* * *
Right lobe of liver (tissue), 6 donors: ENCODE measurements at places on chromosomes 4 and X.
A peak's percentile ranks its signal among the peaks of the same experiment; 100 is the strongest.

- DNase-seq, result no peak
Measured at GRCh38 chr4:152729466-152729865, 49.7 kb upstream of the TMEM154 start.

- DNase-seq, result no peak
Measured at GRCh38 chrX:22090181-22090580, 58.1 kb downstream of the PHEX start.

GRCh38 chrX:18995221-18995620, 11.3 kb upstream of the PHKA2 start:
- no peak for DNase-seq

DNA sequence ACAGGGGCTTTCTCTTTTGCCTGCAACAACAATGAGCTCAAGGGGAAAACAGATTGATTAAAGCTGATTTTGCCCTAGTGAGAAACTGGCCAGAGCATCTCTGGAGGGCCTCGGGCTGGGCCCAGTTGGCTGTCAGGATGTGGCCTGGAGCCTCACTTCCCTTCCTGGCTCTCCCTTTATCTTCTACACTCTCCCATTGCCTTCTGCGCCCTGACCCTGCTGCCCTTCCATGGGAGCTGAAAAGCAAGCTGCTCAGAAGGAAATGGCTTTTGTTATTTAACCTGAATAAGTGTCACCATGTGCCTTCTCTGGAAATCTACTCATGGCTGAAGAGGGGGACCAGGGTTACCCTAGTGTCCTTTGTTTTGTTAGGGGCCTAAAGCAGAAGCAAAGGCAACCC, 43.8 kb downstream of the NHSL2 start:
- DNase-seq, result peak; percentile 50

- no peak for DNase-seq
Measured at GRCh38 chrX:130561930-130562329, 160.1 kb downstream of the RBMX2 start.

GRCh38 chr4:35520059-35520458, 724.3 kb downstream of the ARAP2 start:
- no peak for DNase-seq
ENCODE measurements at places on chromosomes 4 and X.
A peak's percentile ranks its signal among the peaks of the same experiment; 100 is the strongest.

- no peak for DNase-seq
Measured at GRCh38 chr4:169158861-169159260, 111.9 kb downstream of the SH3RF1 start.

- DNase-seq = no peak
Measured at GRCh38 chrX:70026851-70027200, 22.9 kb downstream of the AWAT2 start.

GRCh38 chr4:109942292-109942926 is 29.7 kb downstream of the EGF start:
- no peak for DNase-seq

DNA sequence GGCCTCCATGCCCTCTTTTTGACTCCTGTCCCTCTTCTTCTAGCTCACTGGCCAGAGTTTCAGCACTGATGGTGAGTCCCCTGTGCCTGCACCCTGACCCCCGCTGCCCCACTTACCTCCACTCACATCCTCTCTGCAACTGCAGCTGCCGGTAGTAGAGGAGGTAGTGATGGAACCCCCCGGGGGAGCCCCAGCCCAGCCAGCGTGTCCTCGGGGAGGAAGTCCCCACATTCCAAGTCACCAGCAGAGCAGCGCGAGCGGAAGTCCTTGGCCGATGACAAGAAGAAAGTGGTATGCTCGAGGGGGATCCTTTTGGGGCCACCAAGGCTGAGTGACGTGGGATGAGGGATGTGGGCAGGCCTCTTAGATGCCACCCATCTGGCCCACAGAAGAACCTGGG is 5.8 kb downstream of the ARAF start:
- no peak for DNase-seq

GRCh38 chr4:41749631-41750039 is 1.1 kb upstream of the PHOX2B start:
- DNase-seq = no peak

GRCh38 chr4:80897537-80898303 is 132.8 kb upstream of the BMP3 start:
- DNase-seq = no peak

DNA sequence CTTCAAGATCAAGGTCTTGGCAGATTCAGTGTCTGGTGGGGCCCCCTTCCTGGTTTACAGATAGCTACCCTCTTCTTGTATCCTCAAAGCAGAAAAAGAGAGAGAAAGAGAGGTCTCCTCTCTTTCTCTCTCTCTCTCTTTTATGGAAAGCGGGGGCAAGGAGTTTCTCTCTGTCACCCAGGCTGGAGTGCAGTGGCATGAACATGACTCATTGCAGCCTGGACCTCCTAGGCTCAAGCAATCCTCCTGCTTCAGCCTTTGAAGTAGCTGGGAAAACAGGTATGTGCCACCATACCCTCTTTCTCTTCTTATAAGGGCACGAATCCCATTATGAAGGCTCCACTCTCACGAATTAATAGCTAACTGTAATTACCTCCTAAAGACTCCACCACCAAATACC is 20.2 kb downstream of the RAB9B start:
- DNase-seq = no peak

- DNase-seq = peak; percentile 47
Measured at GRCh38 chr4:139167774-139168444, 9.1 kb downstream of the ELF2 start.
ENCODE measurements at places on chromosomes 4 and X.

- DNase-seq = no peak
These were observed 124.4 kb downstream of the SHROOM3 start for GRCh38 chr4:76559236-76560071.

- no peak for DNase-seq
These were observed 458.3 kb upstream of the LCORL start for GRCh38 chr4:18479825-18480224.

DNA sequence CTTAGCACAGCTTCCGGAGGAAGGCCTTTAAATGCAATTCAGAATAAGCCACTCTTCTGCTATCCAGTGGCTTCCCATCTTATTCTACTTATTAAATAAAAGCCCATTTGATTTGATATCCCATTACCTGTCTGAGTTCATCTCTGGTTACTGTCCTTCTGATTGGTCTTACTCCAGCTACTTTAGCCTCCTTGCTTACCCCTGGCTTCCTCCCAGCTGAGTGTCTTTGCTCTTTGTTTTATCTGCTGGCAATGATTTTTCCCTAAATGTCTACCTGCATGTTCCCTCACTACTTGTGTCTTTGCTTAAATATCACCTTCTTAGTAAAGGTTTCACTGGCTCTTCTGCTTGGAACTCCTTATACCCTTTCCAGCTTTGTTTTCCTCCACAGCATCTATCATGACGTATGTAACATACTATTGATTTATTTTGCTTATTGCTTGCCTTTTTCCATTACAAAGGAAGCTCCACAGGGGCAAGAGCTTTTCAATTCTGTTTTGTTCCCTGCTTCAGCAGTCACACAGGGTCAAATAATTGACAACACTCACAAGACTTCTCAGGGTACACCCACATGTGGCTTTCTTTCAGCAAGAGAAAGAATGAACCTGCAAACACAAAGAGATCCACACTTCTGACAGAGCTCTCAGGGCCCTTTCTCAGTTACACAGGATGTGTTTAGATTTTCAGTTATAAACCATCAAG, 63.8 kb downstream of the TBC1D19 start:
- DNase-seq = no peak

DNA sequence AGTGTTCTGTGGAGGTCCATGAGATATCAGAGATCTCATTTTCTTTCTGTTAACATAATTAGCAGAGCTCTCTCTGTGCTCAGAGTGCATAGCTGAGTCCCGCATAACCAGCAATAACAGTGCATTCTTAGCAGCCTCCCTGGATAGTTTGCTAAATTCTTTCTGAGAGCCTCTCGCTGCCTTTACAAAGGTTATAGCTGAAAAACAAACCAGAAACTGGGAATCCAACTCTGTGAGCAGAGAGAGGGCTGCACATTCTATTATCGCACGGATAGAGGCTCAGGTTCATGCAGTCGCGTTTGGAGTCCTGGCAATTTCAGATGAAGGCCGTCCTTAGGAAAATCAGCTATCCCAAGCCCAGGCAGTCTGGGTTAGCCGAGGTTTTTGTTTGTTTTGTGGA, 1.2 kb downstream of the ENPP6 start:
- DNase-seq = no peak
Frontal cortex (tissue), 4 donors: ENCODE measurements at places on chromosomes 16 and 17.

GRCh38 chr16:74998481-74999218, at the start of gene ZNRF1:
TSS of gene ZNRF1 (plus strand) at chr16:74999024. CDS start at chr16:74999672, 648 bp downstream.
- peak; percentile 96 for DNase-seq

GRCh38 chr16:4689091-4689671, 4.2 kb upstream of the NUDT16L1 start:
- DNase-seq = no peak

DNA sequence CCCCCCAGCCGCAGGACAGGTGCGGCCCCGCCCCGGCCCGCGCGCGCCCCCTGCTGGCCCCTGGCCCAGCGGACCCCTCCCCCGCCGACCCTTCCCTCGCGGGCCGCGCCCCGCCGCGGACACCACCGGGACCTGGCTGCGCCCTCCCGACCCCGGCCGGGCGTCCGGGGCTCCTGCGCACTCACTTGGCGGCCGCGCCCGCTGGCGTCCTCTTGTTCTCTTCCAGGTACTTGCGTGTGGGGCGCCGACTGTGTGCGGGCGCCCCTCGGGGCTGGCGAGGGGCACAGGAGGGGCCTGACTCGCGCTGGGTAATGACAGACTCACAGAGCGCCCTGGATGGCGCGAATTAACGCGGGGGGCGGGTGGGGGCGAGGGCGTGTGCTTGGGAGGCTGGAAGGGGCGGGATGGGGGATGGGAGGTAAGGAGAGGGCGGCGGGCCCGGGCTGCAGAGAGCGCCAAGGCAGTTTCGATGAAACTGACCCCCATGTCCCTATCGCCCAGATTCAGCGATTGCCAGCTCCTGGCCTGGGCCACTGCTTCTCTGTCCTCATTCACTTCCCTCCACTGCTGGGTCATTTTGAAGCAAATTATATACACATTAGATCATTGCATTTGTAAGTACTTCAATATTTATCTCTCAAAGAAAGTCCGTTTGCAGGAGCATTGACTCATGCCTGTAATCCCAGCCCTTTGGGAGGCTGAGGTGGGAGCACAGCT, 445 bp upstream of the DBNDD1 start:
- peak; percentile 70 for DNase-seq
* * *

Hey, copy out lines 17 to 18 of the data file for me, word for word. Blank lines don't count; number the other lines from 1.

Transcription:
- no peak for DNase-seq
Measured at GRCh38 chr4:169158861-169159260, 111.9 kb downstream of the SH3RF1 start.